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# Limiting State Probabilities

## Matrix Multiplication Method:

1
Up

2
Down
1

t .
t
stochastic transitional probability matrix, P = 1 1 - .
2 .
t 1 - .
t

1
For limiting state probabilities evaluation, P = 1 1 -
t terms disappear during computation
2
limiting state probability vector, = [P1 P2]
Using the equation P = ,
[P1 P2]

1-
= [P1 P2]

1-

## The two matrix equations are:

) = P1
P1.(1 - ) + P2.(

or - P1 + P2 = 0

P1.(
) + P2.(1 - ) = P2

or

P1 - P2 = 0

1-

If t was used in the P matrix, then the two equations would be:
- t P1 + t P2 = 0
t P1 - t P2 = 0
since t is finite & non-zero, it is cancelled out resulting:
- P1 + P2 = 0
P1 - P2 = 0

## The same equations as the case where

t was not used in the P matrix

## These are identical equations that can be written as:

P2

.. Eq. 1

P1 + P2 = 1

.. Eq. 2

P1 =
The other equation is

P1 = A =

P2 = U =

2

1
Both
Up

2
1 Up
1 Down

3
Both
Down

## State Space Diagram

1

stochastic transitional
probability matrix,

1 1-2
2

0
P = 2 1-
-

3 0
2
1-2

2 .
t 1 - .
t

## limiting state probability vector, = [P1 P2 P3]

Using the equation P = ,
[P1

1-2
2

0
P2 P3] 1-
-

0
2
1-2

2 .
t 1 - .
t

P1.(1 - 2
) + P2.(
) = P1
P2.
+ P3.(1 - 2
) = P3

= [P1 P2 P3]

or - 2
P1 + P2 = 0 Eq. 1
or P2 - 2
P3 = 0 Eq. 2
P1 + P2 + P3 = 1 Eq. 3

2
P1 =
,
( + )2

2
P2 =
( + )2

and

2
P3 =
( + )2

## Limiting State Probabilities

Alternate Method:
2

1
Both
Up

2
1 Up
1 Down

Both
Down

## State Space Diagram

Availability of each component,

A=

U=

P1 = P(Both Up)

=A

## P2 = P(1 Up, 1 Down) = 2AU

P3 = P(Both Down)

=U

2
=
( + )2

2
( + )2

2
=
( + )2

1
Failure rate, =
m

Repair rate, =

1
Up

1
r

Pup =

2
Down

m
m
1/
f
=
=
=
=
+
m+r
T
1/f

## where, T = mean time between failures

f = freq of encountering the Up state = Pup .
Similarly,

## Frequency of encountering State i

= P(being in State i) x (rate of departure from State i)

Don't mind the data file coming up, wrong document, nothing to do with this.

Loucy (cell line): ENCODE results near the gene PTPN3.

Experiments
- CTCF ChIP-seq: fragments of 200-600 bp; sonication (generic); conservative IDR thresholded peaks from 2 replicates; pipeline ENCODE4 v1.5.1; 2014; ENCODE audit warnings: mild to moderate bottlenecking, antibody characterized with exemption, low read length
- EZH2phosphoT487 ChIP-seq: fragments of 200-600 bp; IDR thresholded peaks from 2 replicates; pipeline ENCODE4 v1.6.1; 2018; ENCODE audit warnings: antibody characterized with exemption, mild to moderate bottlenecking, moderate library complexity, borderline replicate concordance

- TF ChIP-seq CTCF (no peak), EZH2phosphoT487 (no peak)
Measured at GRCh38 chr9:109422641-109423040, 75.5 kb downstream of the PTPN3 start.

= P(not being in State i) x (rate of entry from State i)
This concept can be used to deduce limiting state probabilities
when the transition rates are known
Frequency Balance Approach

1
Up

2
Down

## Frequency of encountering State 1

= P(being in State 1) x (rate of departure from State 1)
= P(not being in State 1) x (rate of entry from State 1)
= P1.
= P2.
.. Eq. 1
Similarly, Frequency of encountering State 2
= P1.
.. Eq. 2
= P2.
Eq. 1 and 2 are the same equations. The other equation is
P1 + P2 = 1 .. Eq. 3
Solving Equations 1 and 3,

## mean duration in State i, mi =

m1 = MTTF =

P1 =

and P2 =
+
+

1
rate of departure from State i

m2 = MTTR =

2

1
Both
Up

1 Up
1 Down

3
Both
Down

## State Space Diagram

Using Frequency Balance Approach:
Frequency of encountering State 1,
= P2.

P1.2

Eq. 1

## Frequency of encountering State 2,

) = P1.2
+ P3.2
Eq. 2
P2.( +
Frequency of encountering State 3,
= P2.

P3.2

Eq. 3

## Only two of the above 3 equations are independent.

The other equation is,

P1 + P2 + P3 = 1

## Solving Equations 1, 3 and 4,

2
2
2
P1 =
, P2 =
and P3 =
( + )2
( + )2
( + )2

... Eq. 4

Reliability/Availability Evaluation
in Repairable Systems
2

1
Both
Up

2
1 Up
1 Down

3
Both
Down

## Availability: probability of finding the system in the up state

A = P1 + P2 = 1 U

2
Unavailability, U = P3 =
( + )2
Reliability:
- probability of staying out of the failed state
- failure states absorbing states
- time dependent probability
- limiting state reliability = 0
- MTTF (average time before the system enters the
absorbing state) can also be calculated
o differential equations method
o truncated matrix method

1
Both
Up

2
1 Up
1 Down

3
Both
Down

## The differential equations are:

P1(t) = - 2
P1(t)

--- Eq. 1

P2(t) =

2
P1(t) P2(t) --- Eq. 2

P3(t) =

P2(t)

--- Eq. 3

## Solving the equations using Laplace Transform, we get

P1(t), P2(t) and P3(t)
Rs(t) = P1(t) + P2(t)
For non-repairable components, we can directly apply Product
Rule of Unreliability for a parallel system:
Qs(t) = Q1(t) x Q2(t) = (1 - e t ) (1 - e t )
Rs(t) = 1- Qs(t) = 2 e t - e 2 t

3
MTTF = R s ( t )dt =
2
0

2

1
Both
Up

2
1 Up
1 Down

3
Both
Down

P1(t) = - 2
P1(t) + P2(t)

--- Eq. 1

P2(t) =

2
P1(t) (
+ ) P2(t)

--- Eq. 2

P3(t) =

P2(t)

--- Eq. 3

## Solving the equations using Laplace Transform, we get

P1(t), P2(t) and P3(t)
Rs(t) = P1(t) + P2(t)

MTTF =

R s ( t )dt =
0

3 +
2 2

## MTTF using Truncated Matrix Method

In discrete Markov chain:
average # of time intervals before entering the absorbing state is
given by
N = [ I Q ] -1
where,
I = identity matrix
Q = truncated matrix created by deleting row(s) and column(s)
associated with the absorbing states

## In continuous Markov process:

Average time before the system enters the absorbing state (i.e.
MTTF) is given by
M = [ I Q ] -1
where,
M = termed as the fundamental matrix
mij = average time spent in State j before being absorbed,
given that the process starts in State i

1
Both
Up

2
1 Up
1 Down

Both
Down

stochastic transitional
probability matrix,

1 1-2
2

P = 2 1-
3 0
0
2 .
t 1 - .
t
1

1
2

1 1-2
2

Q = 2 1-
-

M = [ I Q ] 1

={

1
0

0
1

1-2
2

1-
-

} -1 =

1 +

2 2

3 +
2
2

## If the system starts in State 2, MTTF = m21 + m22 =

2 +
2
2

If Series System:
States 2 and 3 are the absorbing states, Q = [ 1-2
]
M=[IQ]

= [ 1 1 + 2
]

1
= 2